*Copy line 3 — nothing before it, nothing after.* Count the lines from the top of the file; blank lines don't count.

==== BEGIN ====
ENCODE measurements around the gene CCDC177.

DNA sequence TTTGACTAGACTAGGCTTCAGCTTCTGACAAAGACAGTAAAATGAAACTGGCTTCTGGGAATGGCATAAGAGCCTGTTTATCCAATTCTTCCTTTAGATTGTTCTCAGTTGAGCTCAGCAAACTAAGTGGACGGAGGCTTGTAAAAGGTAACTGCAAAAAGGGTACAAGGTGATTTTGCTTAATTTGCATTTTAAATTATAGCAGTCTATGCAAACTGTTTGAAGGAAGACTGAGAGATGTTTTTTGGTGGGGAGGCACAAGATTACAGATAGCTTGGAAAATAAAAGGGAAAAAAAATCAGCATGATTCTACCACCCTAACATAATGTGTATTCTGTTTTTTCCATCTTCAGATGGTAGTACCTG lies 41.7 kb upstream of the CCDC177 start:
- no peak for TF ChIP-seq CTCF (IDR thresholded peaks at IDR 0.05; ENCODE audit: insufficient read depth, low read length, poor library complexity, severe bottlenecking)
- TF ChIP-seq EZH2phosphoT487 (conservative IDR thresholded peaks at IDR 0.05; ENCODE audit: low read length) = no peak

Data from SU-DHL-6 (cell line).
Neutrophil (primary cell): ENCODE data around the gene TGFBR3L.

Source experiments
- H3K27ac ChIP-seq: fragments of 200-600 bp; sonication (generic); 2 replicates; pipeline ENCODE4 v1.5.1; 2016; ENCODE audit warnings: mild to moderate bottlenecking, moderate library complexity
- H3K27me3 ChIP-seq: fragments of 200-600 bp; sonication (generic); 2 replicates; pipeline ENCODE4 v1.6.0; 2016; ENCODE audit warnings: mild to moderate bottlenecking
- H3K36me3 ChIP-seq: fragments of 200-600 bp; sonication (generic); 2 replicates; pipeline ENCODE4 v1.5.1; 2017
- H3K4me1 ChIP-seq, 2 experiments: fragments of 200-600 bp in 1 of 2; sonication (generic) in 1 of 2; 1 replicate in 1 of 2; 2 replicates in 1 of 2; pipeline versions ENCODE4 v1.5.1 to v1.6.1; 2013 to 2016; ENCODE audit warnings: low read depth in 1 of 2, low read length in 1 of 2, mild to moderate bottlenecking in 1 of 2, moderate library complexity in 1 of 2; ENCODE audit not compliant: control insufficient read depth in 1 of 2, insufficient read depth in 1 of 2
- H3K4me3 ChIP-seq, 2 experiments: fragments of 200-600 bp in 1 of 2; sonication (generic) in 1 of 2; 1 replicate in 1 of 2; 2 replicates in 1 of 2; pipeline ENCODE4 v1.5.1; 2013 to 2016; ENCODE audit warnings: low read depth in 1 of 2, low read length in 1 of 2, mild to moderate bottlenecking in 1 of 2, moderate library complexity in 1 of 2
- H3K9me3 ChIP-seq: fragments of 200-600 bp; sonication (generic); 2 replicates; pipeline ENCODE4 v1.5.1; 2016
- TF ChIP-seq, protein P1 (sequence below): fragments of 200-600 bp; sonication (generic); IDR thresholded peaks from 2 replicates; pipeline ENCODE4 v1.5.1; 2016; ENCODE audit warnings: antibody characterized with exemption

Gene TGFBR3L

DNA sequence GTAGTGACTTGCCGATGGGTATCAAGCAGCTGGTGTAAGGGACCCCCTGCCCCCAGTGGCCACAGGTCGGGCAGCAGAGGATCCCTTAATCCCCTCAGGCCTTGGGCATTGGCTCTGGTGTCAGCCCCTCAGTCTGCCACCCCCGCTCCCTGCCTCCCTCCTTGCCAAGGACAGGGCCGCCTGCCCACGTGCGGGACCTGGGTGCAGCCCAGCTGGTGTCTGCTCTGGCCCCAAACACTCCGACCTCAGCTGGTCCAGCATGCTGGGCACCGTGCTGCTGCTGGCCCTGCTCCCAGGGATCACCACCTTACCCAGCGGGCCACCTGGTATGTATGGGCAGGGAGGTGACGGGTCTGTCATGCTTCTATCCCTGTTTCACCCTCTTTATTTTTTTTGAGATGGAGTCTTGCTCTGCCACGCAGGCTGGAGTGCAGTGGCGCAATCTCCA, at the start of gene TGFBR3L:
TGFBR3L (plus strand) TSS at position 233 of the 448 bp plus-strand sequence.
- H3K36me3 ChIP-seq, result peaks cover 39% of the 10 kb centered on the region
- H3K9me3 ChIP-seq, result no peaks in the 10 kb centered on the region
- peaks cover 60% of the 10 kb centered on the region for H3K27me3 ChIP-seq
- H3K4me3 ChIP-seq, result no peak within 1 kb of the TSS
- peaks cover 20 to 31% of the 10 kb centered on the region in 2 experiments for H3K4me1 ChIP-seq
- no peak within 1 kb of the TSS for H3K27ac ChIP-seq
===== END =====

- no peak for TF ChIP-seq CTCF (IDR thresholded peaks at IDR 0.05; ENCODE audit: insufficient read depth, low read length, poor library complexity, severe bottlenecking)